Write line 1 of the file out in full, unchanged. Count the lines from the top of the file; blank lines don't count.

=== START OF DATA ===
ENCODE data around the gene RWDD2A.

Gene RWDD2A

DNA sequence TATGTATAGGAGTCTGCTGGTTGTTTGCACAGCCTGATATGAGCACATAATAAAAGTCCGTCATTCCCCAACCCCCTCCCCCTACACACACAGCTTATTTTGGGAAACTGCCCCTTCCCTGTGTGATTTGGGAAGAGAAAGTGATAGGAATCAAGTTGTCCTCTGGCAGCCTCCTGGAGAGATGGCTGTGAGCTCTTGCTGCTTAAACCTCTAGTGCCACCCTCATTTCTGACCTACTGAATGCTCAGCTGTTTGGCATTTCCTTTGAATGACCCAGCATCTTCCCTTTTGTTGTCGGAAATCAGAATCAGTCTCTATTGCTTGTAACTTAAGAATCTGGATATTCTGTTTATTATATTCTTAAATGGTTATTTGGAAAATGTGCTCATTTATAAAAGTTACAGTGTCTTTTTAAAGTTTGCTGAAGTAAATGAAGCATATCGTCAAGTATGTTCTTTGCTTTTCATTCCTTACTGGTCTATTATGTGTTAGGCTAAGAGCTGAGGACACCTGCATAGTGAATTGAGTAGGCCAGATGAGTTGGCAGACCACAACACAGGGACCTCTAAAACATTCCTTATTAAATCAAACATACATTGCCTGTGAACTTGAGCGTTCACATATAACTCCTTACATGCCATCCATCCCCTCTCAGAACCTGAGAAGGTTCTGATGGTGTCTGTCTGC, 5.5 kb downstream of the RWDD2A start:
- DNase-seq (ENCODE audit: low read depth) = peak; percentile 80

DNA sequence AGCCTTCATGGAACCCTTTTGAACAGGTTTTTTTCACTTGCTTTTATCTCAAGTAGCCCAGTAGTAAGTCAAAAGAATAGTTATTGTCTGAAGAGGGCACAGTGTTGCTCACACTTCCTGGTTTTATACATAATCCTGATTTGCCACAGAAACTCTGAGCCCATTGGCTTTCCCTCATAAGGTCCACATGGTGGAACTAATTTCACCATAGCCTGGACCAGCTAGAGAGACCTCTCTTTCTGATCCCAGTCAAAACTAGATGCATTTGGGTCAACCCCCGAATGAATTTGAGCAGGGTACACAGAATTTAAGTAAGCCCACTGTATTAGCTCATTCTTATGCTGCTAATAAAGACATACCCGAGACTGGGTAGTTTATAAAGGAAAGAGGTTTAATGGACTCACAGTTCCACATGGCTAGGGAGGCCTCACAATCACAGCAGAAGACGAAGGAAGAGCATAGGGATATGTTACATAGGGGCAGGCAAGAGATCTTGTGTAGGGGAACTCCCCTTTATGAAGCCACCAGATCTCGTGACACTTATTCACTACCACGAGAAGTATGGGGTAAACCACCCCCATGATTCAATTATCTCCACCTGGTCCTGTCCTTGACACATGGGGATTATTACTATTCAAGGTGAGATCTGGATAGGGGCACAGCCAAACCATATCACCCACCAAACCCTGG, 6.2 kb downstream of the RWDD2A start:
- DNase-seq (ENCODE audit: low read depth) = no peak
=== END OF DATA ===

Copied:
ENCODE data around the gene RWDD2A.